Opinion | Morgan Liddick: The unreliable argument of scientific consensus
Special to the Daily
“What? You mean there was no deep fat? No steak? No cream pies, no hot fudge?”
“Yes, but these things were thought to be unhealthy — precisely the opposite of what science now knows to be true.”
Anyone having even a passing familiarity with the comedic genius of Woody Allen will recognize the discussion between Dr. Malik and her colleague Dr. Aragon in the 1973 movie “Sleeper.” At issue is the hero’s choices for breakfast after having been frozen for 200 years: wheat germ and organic honey, the “charmed substances once thought to prolong life.” It’s still hilarious because like all great comedy, it contains more than a little truth.
For decades, cholesterol has been one of the villains of choice for our “healthy eating” scolds. Anyone following the medical herd on the topic could be forgiven for being paralyzed with fear that those two t-bone steaks in the fridge would somehow break out of the kitchen and murder them in their bed. Now the FDA is preparing an announcement that comes down to “never mind.” Not for the bad, high-density blood-borne cholesterol, no; that’s still villainous. But there now seems to be little concrete evidence that what one eats has a significant impact on that aspect of blood chemistry. Oops. Thirty years of fear and loathing, of nagging and finger-wagging, down the drain.
This is only one of a myriad of examples of “scientific consensus” gone wrong. Remember “aspirin therapy?” One 81-milligram aspirin a day, for life, as a precaution against heart attack. It was all the rage for 20 years. Except, recent news from the “medical community” has been mixed, with increasing evidence and weight given to severe internal bleeding the drug sometimes provokes. In May of last year, the FDA refused to approve aspirin for continuous use by people who had not had heart attacks. Nor are these sorts of second thoughts confined to medicine.
For 76 years following its discovery in 1930, Pluto quietly went about its business in the suburbs of the solar system. Everyone knew what — and where it was: the outermost planet even when, due to the eccentricity of its orbit, it wasn’t. But in 2006, the “scientific consensus” among a group of astronomers at a meeting of the International Astronomical Union changed and Pluto was demoted to “dwarf planet,” a category it shares with the former asteroid Ceres, the Kuiper belt object Eris and several others. And that’s just a small fraction of science’s ambivalences.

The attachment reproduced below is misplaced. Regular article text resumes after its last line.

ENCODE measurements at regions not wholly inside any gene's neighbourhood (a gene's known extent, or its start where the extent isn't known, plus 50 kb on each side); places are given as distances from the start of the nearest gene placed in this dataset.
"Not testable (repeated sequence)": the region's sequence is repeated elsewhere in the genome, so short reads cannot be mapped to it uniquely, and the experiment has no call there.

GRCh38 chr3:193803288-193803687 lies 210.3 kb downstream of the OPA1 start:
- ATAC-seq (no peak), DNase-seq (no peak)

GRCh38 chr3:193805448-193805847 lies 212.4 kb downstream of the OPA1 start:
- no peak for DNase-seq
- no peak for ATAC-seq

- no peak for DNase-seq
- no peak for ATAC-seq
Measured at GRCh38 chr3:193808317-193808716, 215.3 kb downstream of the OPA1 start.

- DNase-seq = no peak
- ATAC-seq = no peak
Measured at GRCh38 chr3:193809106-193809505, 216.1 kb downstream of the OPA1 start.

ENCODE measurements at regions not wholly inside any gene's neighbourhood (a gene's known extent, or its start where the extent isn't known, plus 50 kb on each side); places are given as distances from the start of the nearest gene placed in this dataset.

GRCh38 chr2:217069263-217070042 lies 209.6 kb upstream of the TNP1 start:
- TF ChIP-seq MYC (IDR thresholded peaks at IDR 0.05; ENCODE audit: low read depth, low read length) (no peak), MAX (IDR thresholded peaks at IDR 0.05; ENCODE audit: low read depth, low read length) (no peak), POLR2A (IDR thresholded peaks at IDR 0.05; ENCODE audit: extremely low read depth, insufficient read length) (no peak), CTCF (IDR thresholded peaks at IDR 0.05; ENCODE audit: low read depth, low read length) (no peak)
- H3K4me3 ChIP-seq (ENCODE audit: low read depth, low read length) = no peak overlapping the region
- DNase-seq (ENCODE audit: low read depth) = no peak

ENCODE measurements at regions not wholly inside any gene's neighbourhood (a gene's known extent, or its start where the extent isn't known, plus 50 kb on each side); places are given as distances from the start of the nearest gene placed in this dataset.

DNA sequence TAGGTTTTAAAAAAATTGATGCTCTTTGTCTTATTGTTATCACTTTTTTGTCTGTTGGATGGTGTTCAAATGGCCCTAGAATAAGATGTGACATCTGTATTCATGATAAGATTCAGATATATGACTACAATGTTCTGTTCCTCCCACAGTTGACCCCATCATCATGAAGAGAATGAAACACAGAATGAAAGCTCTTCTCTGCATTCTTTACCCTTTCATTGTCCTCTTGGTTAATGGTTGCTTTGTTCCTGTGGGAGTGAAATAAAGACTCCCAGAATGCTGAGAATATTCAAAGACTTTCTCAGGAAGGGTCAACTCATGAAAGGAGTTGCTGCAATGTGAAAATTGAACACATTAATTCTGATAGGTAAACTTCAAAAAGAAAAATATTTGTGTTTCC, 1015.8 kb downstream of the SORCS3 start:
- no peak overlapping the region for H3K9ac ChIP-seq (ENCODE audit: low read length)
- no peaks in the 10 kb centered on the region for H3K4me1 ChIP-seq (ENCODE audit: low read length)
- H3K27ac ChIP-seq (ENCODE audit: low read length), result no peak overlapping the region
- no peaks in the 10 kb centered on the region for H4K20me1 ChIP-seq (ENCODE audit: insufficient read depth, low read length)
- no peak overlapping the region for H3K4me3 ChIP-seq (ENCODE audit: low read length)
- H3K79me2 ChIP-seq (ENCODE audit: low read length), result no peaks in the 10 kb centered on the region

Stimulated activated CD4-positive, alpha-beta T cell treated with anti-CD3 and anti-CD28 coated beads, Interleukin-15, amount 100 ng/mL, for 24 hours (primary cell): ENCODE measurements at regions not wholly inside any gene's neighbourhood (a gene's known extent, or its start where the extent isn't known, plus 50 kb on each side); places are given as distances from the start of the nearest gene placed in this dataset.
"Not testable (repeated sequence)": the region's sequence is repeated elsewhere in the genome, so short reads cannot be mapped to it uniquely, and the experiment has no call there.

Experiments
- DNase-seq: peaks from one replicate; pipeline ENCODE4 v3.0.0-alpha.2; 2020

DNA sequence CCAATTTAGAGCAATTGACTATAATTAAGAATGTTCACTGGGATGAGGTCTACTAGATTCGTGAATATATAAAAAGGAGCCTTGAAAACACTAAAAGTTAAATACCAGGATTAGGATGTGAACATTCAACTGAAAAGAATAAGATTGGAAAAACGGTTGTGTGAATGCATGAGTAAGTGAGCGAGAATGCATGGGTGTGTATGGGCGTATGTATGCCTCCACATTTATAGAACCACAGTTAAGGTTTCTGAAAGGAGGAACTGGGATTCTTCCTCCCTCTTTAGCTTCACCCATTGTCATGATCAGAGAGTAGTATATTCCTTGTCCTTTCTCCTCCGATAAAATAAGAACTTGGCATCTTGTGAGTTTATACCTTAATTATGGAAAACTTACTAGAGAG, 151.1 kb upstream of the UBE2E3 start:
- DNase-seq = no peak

Not too long ago in human history, the Earth was the center of the solar system. There were no other galaxies. Diseases were caused by “bad air” or imbalances of the body’s “humors.” Witches abounded and obeyed natural laws, which were studied. Electricity was unknown save as a force of nature, which was rightly feared. The Earth was created on Oct. 26, 4004 BCE (at 9.00 am). As human knowledge grew, each of these “known facts,” the product of intellectual consensus in their time, was abandoned.
Why do people resort to the argument of “scientific consensus” when it has proven unreliable in the past? Because it tends to be a conversation-stopper, a useful brake when an argument is not going one’s way. In this sense, we have made a fetish of science: We use it to do things for which it was not intended, and we invest it with powers it does not have. We do this for our own ends, and it works because most of us do not understand what science is.
Science is not a thing. It is a process; a way of thinking about things. It is a tool of unparalleled usefulness in exploring nature, using both observation and experiment. It relies on hypotheses which can be falsified: If climatologists claimed in 1975 that we were beginning a new ice age which will have immediate and dramatic effects, folks in Manhattan better be strapping on skis to get to work today. But they don’t, so … hypothesis disproved.
Science can be tricky, and can be abused in the search for power or money. From Piltdown Man to cold fusion to global warming’s “hockey stick” and falsification of temperature data as recently reported in the UK “Telegraph,” we are surrounded by reminders of why Albert Einstein remarked that “Most people say that it is the intellect which makes a great scientist. They are wrong: it is character.”
We should also remember that science is never “settled.” It is always contingent, open to new information or analysis, willing to accept new proofs. Or, in the words of “Sleeper’s” Dr. Aragon: “… now get it deep into your lungs. It’s tobacco smoke! One of the best things for you …”
Morgan Liddick writes a weekly column for the Summit Daily News.
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